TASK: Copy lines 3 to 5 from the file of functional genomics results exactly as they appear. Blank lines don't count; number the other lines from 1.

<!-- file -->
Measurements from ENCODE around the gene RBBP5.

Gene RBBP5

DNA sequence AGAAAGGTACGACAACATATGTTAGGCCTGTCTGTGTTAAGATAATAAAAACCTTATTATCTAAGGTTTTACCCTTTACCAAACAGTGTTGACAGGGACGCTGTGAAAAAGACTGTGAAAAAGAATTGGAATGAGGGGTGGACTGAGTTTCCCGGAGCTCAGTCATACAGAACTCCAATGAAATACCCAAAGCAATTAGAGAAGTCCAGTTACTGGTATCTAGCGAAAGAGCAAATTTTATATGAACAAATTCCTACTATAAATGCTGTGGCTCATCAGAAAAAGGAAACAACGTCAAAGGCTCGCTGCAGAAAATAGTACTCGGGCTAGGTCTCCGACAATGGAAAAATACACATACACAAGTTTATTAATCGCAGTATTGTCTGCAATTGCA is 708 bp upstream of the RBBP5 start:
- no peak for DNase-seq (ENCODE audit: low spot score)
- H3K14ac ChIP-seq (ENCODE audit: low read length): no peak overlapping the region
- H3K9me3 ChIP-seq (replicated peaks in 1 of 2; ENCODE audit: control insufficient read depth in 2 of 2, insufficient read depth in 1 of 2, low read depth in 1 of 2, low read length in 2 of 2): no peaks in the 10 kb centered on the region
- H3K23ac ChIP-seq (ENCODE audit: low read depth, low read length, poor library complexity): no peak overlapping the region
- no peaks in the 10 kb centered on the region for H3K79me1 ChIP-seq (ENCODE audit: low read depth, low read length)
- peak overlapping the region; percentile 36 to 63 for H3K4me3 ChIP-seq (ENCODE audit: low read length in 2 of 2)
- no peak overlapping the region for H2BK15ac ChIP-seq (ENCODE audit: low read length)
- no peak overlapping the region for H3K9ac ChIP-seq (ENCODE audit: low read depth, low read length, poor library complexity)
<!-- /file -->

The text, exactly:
DNA sequence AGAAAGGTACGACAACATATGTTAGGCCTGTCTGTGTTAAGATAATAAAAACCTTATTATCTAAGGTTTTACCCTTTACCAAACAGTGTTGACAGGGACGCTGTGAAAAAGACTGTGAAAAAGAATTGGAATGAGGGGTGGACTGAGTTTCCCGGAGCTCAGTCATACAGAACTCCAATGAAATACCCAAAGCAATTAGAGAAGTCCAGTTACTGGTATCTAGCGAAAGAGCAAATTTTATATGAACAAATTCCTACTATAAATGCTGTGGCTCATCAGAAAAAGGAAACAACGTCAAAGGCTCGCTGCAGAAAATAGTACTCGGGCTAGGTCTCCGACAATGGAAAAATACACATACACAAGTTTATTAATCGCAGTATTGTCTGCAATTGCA is 708 bp upstream of the RBBP5 start:
- no peak for DNase-seq (ENCODE audit: low spot score)
- H3K14ac ChIP-seq (ENCODE audit: low read length): no peak overlapping the region